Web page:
“…the long-term plan is for the festival to become a permanent fixture on Trinidad’s annual events calendar. However, TIDCO’s intention is to see the event become firmly established and then sell it off to any entrepreneur that would be interested in buying the festival rights. The company is confident that the festival will eventually grow into a profitable venture offering lucrative returns, not only for the producers but for all involved such as performers, concessionaires and others who will serve on the periphery.”
TIDCO’s role as a government agency funded by the public purse in 1999 was, among other things, to create a viable entertainment industry on the island, a job now handled by Trinidad and Tobago Entertainment Company (TT Ent). This was the promise: “From the 20th to the 23rd of October 1999, World Beat music will have a platform like no other. For four nights every year The World Beat Music Festival will bring to the world its music, a fresh sound drawn from many cultures and belonging to all.” This event cost $11M to produce and had shortfalls in projected attendance ranging from 64,000 to 104,000! 20,000-30,000 patrons per night were expected over 4 nights; only 16,000 came in total.
Hansard reported in 08 February 2000 Trade Minister Assam saying the following:
“…the final figure showed that TIDCO invested the sum of$11,113,217.76 in the World Beat Festival and international and local sponsorship accounted for $595,000…The World Beat Music Festival was conceptualized to accomplish two purposes, the first was to provide a fillip for institutional development and capacity building in the entertainment industry in the areas of production; artiste management; negotiations; engineering; events management and so forth. The second area was an investment to create an event which would buttress the tourism calendar during what is traditionally a low period for visitor arrivals…The World Beat Festival has today generated revenues of $724,374.53…So if you add $724,000 to $600,000, you will get about $1.32 million, and $1.32 million from $11.1 million is just under $9.9 million in a deficit. It is simple arithmetic…I went on to say this was an investment.”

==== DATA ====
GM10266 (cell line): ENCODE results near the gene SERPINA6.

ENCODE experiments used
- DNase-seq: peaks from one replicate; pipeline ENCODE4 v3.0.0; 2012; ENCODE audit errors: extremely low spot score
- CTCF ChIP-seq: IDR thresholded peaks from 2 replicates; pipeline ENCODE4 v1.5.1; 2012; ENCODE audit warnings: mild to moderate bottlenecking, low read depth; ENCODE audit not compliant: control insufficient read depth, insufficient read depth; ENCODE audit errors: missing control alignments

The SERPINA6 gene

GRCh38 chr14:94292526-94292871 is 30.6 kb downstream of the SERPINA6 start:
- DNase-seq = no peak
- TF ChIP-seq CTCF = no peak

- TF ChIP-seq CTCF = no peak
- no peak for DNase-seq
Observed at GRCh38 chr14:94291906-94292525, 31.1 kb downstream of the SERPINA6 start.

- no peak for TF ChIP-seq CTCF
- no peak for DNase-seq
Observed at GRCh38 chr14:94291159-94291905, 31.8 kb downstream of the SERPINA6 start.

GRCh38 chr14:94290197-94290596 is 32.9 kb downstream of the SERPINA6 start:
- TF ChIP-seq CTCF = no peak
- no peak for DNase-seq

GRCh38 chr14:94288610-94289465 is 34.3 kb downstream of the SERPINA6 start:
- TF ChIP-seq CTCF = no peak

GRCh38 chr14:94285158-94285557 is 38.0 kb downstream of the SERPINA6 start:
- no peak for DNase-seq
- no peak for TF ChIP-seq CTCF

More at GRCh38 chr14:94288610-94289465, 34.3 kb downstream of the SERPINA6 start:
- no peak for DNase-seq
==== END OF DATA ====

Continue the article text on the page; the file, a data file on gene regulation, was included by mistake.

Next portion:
It was further revealed that TIDCO made the decision in its own discretion to invest the $11 million. The business model of creating and licensing the festival package did not work. The planned 3-5 year commitment to the festival shrank to one. A compilation disc, which TIDCO said would help to recover the multi million dollar cost of investment, due on the shelves of music stores “before Christmas 1999” never materialized. The planned international cable network deal for 13 specials to be viewed by a potential viewer audience of 60,000,000 never materialized. Glastonbury or Coachella, we were not. World Beat ’99 came and went and never returned!
Localize Itt Campaign “Rep Your Colors” Concert featuring Nicki Minaj cost taxpayers $869,000. It was launched under the guise of being part of a larger campaign “to encourage our citizens to buy local goods and services and to foster a greater sense of pride patriotism in all Trinbagonians.” Sounds eerily like the function of the $2M flag! According to the official press release, “this initiative is being spearheaded by the Ministry of Sport and Youth Affairs…We want to encourage our young people to celebrate their own…Nicki Minaj [has] the kind of attitude we want to foster within our young people: a sense of confidence in their Trinbagonian identity, a drive and determination to succeed that supersedes all obstacles and an understanding that their success is a direct result of not only their hard work and discipline.” This long germinating idea became real once Roberts became a Minister.